As we all know, October is Breast Cancer Awareness month. According to the Canadian Cancer Society, breast cancer is the most commonly diagnosed cancer and the second-leading cause of cancer-related deaths in Canadian women. One in every 8 women get diagnosed in their lifetime; 26,300 Canadian women get diagnosed per year. The good news is breast cancer has a survival rate of 87% thanks to research advancements having improved early detection, diagnosis and treatment.
Like all of our patients, breast cancer patients and survivors are focused on meeting physical goals: returning to former activities; starting something new, like running or dragon boating; or perhaps, they are just looking for relief from the side effects of chemotherapy, radiation, and surgery – namely edema, fatigue, and pain. During treatment, our entire team works together with the patient to help cope with, and eventually recover from, a physically demanding battle against breast cancer.
There’s new research showing that a progressive remedial exercise plan, like those designed by physiotherapists, chiropractors, and massage therapists can help as an adjunct to cancer care. Specifically related to breast cancer, patients who have undergone a lumpectomy or mastectomy that affects the axilla (ex. Axillary Web Syndrome), physiotherapy alone was proven to improve shoulder function, pain, and quality of life. In addition, patients who received a combination of physical therapy (i.e. chiropractic, physiotherapy) and manual lymphatic drainage, there was a reduced incidence of lymphedema. Furthermore, acupuncture has been shown to reduce post-operative breast cancer pain, anxiety, and muscle tension; while massage therapy has been shown to reduce physical discomfort and fatigue, and elevate mood.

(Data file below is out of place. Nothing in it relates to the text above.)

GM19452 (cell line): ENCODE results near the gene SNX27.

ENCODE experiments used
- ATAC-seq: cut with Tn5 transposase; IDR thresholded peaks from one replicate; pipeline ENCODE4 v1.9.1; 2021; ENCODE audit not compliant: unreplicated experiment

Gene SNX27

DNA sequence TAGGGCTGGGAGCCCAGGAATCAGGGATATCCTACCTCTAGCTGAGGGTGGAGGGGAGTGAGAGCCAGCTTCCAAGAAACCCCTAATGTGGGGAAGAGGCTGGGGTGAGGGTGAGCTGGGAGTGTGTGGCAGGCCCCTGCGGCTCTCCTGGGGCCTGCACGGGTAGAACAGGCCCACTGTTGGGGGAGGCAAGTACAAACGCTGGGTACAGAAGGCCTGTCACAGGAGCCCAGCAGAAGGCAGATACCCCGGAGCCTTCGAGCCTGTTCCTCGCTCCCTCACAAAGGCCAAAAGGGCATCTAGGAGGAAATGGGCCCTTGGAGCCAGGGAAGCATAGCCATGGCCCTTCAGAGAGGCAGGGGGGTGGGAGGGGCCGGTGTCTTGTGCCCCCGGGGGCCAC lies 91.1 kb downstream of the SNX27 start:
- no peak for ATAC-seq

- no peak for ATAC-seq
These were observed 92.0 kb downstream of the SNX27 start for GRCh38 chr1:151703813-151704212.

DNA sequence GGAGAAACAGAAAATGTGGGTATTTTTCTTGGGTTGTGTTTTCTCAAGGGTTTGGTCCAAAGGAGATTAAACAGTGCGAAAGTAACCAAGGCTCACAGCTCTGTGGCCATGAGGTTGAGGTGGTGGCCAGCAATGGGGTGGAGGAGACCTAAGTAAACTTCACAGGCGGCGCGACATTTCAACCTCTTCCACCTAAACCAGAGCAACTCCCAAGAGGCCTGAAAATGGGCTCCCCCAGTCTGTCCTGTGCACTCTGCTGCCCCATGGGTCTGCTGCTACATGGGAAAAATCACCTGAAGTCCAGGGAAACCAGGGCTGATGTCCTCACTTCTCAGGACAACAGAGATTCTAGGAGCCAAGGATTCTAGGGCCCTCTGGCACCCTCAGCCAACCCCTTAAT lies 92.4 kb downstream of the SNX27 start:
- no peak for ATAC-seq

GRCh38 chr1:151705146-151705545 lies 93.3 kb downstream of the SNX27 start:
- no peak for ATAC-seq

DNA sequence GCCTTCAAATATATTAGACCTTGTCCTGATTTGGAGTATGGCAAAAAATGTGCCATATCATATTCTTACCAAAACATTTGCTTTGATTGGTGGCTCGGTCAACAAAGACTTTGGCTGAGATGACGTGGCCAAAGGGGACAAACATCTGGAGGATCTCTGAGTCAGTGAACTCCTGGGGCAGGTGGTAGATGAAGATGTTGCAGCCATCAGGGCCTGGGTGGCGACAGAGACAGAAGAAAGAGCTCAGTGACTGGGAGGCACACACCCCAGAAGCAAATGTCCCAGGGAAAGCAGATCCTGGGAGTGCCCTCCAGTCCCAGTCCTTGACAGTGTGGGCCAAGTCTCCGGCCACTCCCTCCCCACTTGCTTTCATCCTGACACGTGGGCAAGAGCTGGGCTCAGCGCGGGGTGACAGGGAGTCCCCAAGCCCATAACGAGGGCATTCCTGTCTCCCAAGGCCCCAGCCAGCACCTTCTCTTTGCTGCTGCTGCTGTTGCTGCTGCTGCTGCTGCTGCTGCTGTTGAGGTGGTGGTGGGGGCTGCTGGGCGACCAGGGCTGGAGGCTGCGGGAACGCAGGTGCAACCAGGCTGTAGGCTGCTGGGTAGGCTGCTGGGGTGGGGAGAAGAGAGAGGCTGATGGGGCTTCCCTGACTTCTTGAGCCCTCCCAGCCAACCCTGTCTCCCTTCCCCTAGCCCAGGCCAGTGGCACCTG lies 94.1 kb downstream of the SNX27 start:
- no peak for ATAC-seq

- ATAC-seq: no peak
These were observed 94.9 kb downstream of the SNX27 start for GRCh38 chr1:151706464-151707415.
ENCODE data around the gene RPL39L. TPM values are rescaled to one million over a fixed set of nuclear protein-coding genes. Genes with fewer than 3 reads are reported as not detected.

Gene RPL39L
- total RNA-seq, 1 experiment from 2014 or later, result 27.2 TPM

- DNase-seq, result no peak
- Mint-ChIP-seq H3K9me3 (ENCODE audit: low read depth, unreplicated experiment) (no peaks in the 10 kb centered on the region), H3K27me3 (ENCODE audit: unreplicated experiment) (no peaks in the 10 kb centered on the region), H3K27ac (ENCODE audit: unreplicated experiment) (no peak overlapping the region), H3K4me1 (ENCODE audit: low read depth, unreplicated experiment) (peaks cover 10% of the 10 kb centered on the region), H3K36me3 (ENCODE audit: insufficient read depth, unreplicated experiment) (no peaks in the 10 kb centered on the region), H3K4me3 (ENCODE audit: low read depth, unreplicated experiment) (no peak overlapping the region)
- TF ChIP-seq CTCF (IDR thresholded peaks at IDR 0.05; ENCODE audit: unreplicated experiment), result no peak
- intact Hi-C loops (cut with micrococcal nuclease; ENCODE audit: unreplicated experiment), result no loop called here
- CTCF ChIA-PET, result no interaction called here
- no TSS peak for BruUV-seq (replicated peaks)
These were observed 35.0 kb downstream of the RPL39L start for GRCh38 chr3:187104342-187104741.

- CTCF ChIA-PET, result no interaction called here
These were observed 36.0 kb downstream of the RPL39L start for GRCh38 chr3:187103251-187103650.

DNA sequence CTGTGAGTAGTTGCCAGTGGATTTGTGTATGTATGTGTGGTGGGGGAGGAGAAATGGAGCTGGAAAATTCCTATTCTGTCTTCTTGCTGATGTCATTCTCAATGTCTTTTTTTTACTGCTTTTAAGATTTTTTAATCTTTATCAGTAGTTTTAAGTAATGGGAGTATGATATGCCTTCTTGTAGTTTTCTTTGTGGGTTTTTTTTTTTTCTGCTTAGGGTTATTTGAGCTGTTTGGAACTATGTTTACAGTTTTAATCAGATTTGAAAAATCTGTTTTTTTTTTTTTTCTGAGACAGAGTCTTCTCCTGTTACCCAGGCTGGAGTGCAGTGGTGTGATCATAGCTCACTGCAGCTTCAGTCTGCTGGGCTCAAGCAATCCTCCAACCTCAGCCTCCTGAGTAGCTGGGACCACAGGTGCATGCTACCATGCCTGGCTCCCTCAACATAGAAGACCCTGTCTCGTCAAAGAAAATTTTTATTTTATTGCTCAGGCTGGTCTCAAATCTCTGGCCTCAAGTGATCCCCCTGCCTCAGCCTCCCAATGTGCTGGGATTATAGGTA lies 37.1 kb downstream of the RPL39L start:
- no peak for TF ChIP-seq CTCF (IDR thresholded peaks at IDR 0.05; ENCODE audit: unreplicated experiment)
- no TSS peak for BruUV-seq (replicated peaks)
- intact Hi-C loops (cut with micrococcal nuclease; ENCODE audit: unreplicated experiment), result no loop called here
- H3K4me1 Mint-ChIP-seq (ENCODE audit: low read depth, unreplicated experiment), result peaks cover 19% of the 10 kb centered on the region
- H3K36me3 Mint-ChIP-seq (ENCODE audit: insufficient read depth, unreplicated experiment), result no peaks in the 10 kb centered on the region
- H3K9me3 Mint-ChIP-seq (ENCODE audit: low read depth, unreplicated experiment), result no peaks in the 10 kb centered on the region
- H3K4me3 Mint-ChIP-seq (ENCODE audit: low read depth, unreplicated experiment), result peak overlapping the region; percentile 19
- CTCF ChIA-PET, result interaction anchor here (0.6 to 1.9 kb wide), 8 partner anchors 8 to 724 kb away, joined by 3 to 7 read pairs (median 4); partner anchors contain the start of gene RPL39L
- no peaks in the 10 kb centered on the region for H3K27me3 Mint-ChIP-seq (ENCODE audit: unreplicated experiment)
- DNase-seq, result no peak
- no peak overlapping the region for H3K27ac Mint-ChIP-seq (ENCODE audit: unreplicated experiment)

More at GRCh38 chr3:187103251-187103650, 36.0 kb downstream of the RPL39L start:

Speaking of massage, an RMT who is a certified lymphedema therapist (like me) is important for those patients who notice swelling in their effected limb after surgery or radiation. In such instances, the combination of manual lymphatic drainage and compression bandaging/garments is the gold standard in lymphedema care.
When considering the restoration of quality of life, it’s important to consider the patient’s goals: physiotherapists and chiropractors can help rebuild muscle strength and endurance for daily activities. For elite athletes returning to competition, a sport physiotherapist can help get you back in the game. But at the end of the day, anyone who moves with a purpose is an athlete in their own right; and we will be there for you to get you back.
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Cho, Y., Do, J., Jung, S., Kwon, O., & Jeon, J. Y. (2016). Effects of a physical therapy program combined with manual lymphatic drainage on shoulder function, quality of life, lymphedema incidence, and pain in breast cancer patients with axillary web syndrome following axillary dissection. Supportive Care In Cancer: Official Journal Of The Multinational Association Of Supportive Care In Cancer, 24(5), 2047-2057.
Listing, M., Reisshauer, A., Krohn, M., Voigt, B., Tjahono, G., Becker, J., & … Rauchfuss, M. (2009). Massage therapy reduces physical discomfort and improves mood disturbances in women with breast cancer. Psycho-Oncology, 18(12), 1290-1299.
Mallory, M. J., Croghan, K. A., Sandhu, N. P., Lemaine, V., Degnim, A. C., Bauer, B. A., & … Croghan, I. T. (2015). Acupuncture in the postoperative setting for breast cancer patients: a feasibility study. The American Journal Of Chinese Medicine, 43(1), 45-56.